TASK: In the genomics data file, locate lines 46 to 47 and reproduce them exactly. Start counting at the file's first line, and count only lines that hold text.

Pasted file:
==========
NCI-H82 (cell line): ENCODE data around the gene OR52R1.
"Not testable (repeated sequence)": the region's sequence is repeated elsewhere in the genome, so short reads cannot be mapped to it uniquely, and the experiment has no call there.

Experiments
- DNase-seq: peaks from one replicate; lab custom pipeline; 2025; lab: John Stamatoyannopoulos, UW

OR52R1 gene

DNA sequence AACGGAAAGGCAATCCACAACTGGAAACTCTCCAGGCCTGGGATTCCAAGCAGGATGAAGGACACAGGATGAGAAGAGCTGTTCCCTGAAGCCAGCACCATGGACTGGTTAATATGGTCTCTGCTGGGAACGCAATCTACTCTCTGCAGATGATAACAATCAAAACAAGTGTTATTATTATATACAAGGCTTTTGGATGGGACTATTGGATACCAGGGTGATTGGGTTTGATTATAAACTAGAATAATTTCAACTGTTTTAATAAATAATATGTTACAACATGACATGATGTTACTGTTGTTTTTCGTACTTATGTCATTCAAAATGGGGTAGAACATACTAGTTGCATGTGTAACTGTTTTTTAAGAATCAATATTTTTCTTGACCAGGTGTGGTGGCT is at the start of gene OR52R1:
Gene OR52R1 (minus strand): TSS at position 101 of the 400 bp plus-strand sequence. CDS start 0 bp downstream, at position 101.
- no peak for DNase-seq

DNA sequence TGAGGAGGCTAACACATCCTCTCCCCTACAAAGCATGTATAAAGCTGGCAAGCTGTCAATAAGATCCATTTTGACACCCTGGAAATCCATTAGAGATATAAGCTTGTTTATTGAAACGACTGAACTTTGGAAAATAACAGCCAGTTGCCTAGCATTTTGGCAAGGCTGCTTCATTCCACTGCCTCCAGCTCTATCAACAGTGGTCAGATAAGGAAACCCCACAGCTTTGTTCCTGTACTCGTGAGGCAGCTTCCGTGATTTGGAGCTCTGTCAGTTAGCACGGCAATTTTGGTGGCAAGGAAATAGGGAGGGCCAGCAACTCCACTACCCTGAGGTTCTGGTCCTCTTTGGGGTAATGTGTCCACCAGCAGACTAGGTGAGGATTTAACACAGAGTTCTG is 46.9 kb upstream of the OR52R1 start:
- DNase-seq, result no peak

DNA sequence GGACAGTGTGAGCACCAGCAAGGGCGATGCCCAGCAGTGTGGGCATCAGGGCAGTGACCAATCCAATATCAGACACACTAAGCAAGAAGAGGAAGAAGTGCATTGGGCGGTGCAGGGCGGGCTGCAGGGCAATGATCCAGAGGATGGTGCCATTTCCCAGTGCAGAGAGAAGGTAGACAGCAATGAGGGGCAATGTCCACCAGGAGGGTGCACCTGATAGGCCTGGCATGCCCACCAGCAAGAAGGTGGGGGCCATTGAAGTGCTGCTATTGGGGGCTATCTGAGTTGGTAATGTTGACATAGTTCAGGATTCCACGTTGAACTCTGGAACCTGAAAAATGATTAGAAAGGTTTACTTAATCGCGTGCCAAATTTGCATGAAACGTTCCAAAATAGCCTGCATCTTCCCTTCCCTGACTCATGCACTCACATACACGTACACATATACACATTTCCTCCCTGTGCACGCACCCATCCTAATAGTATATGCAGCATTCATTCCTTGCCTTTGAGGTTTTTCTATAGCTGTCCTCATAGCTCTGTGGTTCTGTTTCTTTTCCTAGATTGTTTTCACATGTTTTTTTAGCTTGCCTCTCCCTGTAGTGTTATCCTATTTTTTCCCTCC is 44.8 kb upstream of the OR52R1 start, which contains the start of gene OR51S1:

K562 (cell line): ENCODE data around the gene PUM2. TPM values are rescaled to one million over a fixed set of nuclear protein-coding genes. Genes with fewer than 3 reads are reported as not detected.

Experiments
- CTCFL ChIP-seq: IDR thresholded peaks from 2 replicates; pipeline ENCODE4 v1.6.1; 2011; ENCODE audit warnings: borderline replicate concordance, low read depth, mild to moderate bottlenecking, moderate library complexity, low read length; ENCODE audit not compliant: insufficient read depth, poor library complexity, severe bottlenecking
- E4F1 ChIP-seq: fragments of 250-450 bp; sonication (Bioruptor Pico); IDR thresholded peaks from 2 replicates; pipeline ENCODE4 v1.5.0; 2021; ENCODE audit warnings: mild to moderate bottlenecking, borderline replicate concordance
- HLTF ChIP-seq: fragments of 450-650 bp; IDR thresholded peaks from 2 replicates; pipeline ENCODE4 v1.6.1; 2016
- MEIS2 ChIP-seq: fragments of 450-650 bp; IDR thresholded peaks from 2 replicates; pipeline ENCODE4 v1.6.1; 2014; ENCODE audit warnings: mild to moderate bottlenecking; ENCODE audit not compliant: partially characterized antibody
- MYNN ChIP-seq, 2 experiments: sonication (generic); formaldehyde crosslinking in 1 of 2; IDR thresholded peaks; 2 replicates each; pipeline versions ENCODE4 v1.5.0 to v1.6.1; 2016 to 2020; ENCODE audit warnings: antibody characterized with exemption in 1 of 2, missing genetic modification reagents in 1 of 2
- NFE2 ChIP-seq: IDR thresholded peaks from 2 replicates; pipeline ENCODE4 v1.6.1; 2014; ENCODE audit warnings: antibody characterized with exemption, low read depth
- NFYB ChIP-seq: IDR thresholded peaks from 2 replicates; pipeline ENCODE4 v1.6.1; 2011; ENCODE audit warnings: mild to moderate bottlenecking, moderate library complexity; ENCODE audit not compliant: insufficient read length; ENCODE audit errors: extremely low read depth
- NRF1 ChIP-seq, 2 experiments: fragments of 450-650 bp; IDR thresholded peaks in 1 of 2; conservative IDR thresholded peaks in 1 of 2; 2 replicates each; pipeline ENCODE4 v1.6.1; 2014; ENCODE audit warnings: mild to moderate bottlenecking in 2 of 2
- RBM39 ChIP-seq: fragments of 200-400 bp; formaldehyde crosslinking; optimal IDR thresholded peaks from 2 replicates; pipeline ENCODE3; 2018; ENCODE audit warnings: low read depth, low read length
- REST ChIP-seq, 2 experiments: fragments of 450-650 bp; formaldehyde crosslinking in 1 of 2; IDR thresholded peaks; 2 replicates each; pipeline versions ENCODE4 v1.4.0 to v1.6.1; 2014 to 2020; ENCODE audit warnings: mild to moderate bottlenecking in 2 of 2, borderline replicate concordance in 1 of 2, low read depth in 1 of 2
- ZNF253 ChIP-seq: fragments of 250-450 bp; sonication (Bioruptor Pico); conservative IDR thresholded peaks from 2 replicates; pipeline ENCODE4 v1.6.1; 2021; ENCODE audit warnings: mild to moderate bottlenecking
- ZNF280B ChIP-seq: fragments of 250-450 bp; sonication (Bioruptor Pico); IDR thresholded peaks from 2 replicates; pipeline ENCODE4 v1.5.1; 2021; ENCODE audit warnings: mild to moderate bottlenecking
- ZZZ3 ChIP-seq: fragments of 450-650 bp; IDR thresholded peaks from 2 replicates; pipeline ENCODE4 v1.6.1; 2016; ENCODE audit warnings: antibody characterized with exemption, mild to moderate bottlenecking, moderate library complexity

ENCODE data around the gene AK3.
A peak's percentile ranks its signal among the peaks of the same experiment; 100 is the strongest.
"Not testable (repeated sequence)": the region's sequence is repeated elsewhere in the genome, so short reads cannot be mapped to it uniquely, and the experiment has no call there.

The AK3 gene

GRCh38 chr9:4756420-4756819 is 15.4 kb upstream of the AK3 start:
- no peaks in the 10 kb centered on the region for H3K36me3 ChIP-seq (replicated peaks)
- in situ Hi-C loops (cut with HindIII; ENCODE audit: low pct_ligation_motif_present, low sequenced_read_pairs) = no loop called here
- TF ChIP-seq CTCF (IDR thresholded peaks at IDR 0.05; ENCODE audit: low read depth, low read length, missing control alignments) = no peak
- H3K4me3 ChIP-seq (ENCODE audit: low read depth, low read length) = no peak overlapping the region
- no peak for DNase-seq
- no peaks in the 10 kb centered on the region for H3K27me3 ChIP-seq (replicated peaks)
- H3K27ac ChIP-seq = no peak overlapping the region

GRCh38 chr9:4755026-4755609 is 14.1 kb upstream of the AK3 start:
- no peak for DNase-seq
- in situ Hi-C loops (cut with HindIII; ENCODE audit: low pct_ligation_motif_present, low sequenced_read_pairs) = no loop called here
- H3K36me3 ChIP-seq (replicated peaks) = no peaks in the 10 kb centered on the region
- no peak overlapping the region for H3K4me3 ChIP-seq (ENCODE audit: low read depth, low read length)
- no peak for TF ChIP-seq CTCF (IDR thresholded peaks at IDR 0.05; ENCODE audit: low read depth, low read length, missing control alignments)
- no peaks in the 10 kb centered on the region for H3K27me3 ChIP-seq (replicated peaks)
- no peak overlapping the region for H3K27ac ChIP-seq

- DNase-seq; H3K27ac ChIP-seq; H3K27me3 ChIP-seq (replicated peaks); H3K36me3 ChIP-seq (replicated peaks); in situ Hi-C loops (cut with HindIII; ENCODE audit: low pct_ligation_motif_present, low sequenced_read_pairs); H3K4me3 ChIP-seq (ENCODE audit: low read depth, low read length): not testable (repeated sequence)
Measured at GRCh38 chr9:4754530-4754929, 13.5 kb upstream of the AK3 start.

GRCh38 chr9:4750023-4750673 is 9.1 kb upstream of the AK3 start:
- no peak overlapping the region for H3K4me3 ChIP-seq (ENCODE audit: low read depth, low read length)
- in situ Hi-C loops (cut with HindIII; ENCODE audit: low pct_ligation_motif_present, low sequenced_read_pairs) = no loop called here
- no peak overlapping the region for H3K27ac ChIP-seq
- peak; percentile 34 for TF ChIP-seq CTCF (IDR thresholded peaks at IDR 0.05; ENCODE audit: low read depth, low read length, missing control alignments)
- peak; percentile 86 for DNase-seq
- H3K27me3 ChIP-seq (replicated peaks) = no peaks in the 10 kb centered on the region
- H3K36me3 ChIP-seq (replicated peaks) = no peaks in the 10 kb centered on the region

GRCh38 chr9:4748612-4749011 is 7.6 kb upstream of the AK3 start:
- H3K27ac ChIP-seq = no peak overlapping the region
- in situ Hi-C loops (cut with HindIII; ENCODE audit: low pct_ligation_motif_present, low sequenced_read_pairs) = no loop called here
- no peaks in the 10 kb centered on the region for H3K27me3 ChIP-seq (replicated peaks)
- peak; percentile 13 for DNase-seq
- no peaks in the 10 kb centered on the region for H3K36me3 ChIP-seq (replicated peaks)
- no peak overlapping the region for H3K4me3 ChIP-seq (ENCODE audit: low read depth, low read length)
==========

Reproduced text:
- no peak overlapping the region for H3K27ac ChIP-seq

- DNase-seq; H3K27ac ChIP-seq; H3K27me3 ChIP-seq (replicated peaks); H3K36me3 ChIP-seq (replicated peaks); in situ Hi-C loops (cut with HindIII; ENCODE audit: low pct_ligation_motif_present, low sequenced_read_pairs); H3K4me3 ChIP-seq (ENCODE audit: low read depth, low read length): not testable (repeated sequence)